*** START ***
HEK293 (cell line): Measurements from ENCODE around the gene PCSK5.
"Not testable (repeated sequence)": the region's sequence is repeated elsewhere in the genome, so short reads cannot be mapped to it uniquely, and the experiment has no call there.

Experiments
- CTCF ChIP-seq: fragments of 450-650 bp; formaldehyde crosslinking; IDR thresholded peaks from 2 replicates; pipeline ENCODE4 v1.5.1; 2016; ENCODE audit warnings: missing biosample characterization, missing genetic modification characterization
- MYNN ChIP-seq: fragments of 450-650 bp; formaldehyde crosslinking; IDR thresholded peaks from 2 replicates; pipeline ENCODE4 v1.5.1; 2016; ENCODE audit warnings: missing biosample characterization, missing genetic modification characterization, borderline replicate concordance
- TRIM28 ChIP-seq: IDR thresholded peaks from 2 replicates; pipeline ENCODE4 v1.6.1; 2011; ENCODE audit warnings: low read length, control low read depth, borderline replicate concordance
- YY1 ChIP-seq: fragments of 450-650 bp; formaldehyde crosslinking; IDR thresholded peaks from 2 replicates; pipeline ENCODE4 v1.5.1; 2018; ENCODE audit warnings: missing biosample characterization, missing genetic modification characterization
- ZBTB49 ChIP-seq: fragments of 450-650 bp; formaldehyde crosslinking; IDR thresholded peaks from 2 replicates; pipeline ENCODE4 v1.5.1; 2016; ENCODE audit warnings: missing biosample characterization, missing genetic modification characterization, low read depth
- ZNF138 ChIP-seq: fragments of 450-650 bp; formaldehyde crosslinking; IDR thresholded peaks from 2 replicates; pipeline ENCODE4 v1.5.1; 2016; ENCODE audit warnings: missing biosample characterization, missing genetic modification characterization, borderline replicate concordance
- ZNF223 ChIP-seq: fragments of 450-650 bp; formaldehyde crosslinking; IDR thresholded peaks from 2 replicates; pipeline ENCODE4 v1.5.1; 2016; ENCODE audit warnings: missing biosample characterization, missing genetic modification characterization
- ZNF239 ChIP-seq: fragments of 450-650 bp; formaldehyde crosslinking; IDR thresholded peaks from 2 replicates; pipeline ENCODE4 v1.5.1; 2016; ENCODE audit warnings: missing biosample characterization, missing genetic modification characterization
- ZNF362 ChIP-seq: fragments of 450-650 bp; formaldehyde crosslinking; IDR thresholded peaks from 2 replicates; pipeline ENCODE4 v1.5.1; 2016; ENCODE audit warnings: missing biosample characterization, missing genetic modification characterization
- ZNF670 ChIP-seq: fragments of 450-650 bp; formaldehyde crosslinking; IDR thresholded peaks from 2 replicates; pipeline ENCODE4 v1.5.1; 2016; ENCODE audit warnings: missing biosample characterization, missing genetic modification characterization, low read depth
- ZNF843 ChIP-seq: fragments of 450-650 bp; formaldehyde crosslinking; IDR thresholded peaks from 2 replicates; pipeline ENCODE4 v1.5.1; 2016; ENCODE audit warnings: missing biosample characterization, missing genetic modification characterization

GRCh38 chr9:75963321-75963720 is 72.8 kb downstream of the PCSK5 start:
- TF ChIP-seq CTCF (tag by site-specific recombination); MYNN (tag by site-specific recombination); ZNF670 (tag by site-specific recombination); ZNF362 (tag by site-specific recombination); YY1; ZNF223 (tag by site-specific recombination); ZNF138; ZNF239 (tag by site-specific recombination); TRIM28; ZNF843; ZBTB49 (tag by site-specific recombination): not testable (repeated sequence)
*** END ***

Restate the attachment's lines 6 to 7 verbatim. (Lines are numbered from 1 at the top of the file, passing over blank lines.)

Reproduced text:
- TRIM28 ChIP-seq: IDR thresholded peaks from 2 replicates; pipeline ENCODE4 v1.6.1; 2011; ENCODE audit warnings: low read length, control low read depth, borderline replicate concordance
- YY1 ChIP-seq: fragments of 450-650 bp; formaldehyde crosslinking; IDR thresholded peaks from 2 replicates; pipeline ENCODE4 v1.5.1; 2018; ENCODE audit warnings: missing biosample characterization, missing genetic modification characterization